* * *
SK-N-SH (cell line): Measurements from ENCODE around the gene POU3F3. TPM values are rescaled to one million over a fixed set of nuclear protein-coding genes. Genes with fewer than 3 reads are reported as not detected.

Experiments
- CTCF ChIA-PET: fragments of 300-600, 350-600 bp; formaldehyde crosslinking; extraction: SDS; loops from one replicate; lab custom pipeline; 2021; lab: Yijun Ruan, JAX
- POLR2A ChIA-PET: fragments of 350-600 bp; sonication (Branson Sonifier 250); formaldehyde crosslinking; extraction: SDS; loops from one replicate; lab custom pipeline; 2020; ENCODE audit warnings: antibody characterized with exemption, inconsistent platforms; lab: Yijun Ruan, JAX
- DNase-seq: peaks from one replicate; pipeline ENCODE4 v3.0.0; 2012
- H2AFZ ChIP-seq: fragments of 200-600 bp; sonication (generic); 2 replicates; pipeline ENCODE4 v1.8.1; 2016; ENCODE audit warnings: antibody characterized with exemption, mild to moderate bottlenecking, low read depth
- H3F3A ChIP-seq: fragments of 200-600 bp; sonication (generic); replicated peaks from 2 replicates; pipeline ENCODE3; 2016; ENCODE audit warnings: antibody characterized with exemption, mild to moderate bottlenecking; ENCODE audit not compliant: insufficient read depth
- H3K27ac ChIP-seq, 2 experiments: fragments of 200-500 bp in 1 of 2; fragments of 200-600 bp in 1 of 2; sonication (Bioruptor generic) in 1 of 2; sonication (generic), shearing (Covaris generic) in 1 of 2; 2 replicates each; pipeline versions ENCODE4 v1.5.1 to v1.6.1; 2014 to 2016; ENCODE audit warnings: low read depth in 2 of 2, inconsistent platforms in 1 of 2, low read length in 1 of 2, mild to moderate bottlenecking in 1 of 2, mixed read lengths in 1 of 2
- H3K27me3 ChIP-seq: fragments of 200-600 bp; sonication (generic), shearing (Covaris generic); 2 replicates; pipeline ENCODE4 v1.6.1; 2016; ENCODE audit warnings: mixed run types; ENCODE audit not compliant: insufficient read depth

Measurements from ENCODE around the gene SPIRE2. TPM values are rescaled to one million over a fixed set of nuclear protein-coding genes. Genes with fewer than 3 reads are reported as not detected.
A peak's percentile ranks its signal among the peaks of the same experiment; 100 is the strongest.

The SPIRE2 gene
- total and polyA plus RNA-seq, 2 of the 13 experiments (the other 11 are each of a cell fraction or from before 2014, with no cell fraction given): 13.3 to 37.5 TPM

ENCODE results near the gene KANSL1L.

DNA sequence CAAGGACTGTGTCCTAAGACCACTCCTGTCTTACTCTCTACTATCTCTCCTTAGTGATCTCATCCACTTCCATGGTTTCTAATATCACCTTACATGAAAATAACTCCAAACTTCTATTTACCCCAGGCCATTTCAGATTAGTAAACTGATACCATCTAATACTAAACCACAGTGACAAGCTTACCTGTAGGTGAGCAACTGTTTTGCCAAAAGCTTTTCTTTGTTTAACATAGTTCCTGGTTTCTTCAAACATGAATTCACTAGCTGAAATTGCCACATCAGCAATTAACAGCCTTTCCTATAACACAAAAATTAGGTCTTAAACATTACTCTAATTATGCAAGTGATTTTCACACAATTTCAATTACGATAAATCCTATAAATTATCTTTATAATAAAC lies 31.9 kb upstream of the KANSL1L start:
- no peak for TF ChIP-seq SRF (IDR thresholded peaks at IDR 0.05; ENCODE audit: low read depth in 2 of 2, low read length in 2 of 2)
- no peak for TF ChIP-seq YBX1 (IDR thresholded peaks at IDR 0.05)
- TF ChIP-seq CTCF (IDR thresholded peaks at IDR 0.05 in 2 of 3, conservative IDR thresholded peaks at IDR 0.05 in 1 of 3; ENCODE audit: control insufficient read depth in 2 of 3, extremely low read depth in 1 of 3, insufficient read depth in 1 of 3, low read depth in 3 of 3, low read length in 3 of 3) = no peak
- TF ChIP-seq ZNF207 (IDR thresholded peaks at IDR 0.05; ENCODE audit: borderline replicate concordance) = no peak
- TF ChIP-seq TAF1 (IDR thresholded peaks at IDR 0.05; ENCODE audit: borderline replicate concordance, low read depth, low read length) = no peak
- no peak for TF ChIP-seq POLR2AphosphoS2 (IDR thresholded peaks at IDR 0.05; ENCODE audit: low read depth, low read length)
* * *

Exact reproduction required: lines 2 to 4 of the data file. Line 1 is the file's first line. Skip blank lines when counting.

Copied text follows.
Experiments
- CTCF ChIA-PET: fragments of 300-600, 350-600 bp; formaldehyde crosslinking; extraction: SDS; loops from one replicate; lab custom pipeline; 2021; lab: Yijun Ruan, JAX
- POLR2A ChIA-PET: fragments of 350-600 bp; sonication (Branson Sonifier 250); formaldehyde crosslinking; extraction: SDS; loops from one replicate; lab custom pipeline; 2020; ENCODE audit warnings: antibody characterized with exemption, inconsistent platforms; lab: Yijun Ruan, JAX